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Australasian Human Research Ethics Consultancy Services Pty Ltd (AHRECS)

Secure communications and the Wikileaks dump of CIA information about digital espionage: What it means for researchers

Published/Released on March 11, 2017 | Posted by Admin on March 12, 2017 / , , , , , ,
 


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News stories

WikiLeaks Just Dumped a Mega-Trove of CIA Hacking Secrets
07 March 2017
ON TUESDAY MORNING, WikiLeaks published a data trove that appears to contain extensive documentation of secret Central Intelligence Agency spying operations and hacking tools. Codenamed “Vault 7,” the file contains 8,761 documents, and WikiLeaks claims that it represents “the majority of [the CIA] hacking arsenal including malware, viruses, trojans, weaponized ‘zero day’ exploits, malware remote control systems and associated documentation.”
……READ MORE

Don’t Let WikiLeaks Scare You Off of Signal and Other Encrypted Chat Apps
07 March 2017
OF ALL THE revelations to come out of the 9,000-page data dump of CIA hacking tools, one of the most explosive is the possibility that the spy agency can compromise Signal, WhatsApp, and other encrypted chat apps. If you use those apps, let’s be perfectly clear: Nothing in the WikiLeaks docs says the CIA can do that.
……READ MORE

How to protect your private data when you travel to the United States
07 March 2017
On January 30 – three days after US President Donald Trump signed an executive order restricting immigration from several predominantly Muslim countries – an American scientist employed by NASA was detained at the US border until he relinquished his phone and PIN to border agents. Travellers are also reporting border agents reviewing their Facebook feeds, while the Department of Homeland Security considers requiring social media passwords as a condition of entry.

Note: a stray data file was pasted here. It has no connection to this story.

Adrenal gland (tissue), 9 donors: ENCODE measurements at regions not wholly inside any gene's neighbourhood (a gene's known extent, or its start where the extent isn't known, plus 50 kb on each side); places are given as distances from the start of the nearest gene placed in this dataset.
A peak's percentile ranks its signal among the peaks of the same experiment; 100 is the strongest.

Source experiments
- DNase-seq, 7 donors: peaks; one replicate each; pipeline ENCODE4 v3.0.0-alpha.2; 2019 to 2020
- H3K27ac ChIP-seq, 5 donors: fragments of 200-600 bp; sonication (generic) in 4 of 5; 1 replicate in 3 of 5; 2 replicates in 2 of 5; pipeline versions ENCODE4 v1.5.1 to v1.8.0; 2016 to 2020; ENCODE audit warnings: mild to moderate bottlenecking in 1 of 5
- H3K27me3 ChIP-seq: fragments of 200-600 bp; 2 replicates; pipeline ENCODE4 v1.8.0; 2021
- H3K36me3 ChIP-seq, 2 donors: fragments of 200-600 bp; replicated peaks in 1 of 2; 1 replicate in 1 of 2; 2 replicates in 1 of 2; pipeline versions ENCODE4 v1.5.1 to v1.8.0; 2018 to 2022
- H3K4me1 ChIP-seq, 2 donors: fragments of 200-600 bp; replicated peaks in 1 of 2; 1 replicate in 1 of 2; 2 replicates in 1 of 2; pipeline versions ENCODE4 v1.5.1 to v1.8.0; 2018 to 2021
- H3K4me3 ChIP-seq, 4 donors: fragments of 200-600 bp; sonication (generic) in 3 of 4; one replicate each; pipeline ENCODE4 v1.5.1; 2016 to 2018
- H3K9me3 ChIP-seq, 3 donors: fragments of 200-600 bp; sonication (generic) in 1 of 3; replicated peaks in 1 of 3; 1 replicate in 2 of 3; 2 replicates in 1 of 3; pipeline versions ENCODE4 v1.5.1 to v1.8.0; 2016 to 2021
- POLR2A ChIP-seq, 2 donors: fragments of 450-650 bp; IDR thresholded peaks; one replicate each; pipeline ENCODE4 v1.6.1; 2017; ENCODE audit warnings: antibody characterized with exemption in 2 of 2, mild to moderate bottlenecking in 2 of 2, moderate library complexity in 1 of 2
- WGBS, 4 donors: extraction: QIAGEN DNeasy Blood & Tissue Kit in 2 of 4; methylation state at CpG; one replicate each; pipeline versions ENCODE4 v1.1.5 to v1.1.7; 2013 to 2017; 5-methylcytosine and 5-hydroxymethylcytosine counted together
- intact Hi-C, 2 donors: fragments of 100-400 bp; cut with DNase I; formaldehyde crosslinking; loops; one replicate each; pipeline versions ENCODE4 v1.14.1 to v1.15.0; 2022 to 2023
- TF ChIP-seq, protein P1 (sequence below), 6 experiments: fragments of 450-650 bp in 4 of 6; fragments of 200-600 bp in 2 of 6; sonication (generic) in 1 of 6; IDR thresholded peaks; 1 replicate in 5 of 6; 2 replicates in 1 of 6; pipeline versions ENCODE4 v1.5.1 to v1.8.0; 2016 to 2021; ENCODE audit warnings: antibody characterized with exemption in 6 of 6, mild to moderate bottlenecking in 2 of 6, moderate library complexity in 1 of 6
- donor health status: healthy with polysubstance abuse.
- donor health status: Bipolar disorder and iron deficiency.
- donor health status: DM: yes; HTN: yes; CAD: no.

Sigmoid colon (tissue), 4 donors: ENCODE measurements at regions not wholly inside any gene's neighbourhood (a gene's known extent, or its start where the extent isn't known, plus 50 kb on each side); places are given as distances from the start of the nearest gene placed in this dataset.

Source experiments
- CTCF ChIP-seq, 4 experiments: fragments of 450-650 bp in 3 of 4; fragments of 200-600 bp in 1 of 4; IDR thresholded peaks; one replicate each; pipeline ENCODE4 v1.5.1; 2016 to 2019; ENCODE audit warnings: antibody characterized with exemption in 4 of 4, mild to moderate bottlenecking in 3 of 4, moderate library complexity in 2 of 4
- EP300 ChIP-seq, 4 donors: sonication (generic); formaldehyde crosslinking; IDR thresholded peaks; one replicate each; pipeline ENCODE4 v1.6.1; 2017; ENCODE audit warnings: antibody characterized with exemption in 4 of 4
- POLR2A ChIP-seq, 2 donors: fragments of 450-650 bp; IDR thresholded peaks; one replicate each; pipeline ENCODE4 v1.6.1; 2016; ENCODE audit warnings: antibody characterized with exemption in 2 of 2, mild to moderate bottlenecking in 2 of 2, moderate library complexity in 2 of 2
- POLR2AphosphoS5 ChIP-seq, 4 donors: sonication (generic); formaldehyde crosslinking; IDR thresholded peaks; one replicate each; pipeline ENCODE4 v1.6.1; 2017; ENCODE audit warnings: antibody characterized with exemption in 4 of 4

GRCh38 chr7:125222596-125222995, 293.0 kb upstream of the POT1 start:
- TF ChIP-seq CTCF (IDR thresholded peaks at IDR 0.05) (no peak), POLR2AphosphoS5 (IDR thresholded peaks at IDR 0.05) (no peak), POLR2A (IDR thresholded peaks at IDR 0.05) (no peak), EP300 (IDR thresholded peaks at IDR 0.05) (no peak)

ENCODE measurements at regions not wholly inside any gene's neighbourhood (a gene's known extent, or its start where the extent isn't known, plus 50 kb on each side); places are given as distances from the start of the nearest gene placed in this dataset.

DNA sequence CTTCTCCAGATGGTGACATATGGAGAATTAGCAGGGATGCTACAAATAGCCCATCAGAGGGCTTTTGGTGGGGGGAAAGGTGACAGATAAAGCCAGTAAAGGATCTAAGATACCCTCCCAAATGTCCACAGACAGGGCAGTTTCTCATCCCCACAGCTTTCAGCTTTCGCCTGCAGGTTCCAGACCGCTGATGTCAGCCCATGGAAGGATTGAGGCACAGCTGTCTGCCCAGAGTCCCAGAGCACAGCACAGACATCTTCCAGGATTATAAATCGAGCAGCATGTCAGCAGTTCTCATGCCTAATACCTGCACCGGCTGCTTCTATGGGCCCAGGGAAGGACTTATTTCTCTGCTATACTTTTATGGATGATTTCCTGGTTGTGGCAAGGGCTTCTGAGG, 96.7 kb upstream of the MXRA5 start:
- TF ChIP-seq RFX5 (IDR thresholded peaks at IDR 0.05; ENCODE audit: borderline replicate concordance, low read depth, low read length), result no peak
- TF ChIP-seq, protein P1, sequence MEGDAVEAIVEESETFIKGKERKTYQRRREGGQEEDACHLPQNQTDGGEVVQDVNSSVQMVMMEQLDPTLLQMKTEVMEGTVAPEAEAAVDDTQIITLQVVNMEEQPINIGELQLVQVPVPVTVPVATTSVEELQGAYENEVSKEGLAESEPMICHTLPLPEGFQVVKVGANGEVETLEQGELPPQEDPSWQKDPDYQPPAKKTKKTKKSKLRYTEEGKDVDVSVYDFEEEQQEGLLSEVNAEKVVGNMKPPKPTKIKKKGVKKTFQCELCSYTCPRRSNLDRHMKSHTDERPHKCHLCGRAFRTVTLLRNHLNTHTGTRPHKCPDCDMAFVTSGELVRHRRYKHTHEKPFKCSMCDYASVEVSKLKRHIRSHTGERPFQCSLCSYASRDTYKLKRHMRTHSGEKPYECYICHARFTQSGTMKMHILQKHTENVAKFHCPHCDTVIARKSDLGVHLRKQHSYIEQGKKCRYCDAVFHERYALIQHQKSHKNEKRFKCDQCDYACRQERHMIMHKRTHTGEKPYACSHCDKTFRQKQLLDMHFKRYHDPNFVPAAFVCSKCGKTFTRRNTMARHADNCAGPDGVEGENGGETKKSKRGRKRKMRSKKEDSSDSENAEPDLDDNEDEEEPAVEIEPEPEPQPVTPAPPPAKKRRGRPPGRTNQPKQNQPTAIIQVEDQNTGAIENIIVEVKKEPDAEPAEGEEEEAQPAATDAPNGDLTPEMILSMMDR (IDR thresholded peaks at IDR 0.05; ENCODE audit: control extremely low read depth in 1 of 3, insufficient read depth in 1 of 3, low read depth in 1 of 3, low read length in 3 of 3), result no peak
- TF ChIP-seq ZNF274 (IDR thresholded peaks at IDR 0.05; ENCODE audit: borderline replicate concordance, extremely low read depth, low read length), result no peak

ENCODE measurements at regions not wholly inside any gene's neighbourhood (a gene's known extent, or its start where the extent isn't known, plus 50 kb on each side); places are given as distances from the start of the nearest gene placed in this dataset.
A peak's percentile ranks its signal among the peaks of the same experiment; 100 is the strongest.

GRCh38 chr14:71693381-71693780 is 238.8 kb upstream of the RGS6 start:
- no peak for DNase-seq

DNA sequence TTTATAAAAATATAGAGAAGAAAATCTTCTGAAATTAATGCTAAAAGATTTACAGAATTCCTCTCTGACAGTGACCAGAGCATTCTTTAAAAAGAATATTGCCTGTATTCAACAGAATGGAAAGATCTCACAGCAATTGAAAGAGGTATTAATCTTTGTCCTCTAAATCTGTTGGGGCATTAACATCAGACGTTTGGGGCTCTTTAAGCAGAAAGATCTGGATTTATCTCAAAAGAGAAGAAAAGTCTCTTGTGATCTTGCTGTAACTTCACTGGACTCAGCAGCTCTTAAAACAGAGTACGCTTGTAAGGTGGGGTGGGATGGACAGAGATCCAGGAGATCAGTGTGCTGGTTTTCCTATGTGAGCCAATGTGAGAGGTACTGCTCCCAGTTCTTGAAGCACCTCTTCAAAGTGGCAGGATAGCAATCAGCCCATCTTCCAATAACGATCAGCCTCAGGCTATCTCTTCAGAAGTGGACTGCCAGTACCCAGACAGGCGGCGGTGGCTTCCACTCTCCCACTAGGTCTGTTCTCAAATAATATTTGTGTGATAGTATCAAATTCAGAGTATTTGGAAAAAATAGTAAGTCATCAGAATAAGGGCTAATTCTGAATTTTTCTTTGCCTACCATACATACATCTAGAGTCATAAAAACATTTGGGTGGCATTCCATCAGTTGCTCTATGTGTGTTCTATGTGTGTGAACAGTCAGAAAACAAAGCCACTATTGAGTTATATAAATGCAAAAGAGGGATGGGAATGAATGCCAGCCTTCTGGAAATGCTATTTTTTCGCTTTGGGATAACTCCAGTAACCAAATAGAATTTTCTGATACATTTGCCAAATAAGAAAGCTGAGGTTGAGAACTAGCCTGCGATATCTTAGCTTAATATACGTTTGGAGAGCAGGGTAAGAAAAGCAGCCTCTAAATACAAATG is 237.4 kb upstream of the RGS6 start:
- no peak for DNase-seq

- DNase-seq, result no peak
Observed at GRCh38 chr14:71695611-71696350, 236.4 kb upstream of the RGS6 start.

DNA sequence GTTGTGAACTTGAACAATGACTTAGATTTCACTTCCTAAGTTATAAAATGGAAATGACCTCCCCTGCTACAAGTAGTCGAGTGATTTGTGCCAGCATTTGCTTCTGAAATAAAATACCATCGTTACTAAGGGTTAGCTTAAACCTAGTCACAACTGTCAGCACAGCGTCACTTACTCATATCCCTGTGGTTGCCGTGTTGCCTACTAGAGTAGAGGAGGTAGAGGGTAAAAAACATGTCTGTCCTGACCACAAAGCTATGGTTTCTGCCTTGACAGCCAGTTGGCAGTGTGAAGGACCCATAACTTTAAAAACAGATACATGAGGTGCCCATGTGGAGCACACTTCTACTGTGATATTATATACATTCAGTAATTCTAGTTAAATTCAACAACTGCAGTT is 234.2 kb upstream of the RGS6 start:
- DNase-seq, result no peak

…..READ MORE

Our reflections

Researchers and research ethics reviewers should be thinking about computer security throughout nearly all elements of the design and conduct of human research – especially when the data is potentially personally identifiable and the information sensitive.

The need for encryption in communications may arise when: data is collected or generated (e.g. by an online interview); transferred between collaborating researchers and support staff, or when discussing publication with editors. Routine email/webmail/messaging/Skype services may not be sufficiently secure. One response is through the use of encrypted chat apps such as Signal and WhatsApp.

We now know more about how the US intelligence services monitor and hack communications. These analyses do highlight the importance of safe email/online practices and prudent/up-to-date internet security.

It should be noted that the Wired analysis of the CIA data dump has not indicated any direct vulnerability in Signal and WhatsApp, there is apparently still considerable material yet to be released and recent commentary on the IRB Forum has suggested that Signal remains a secure solution.

Of course, researchers are still vulnerable if they carry data between jurisdictions and there are stories of researchers being asked for their passwords at the US border. Again, it is worth considering the technical solutions.



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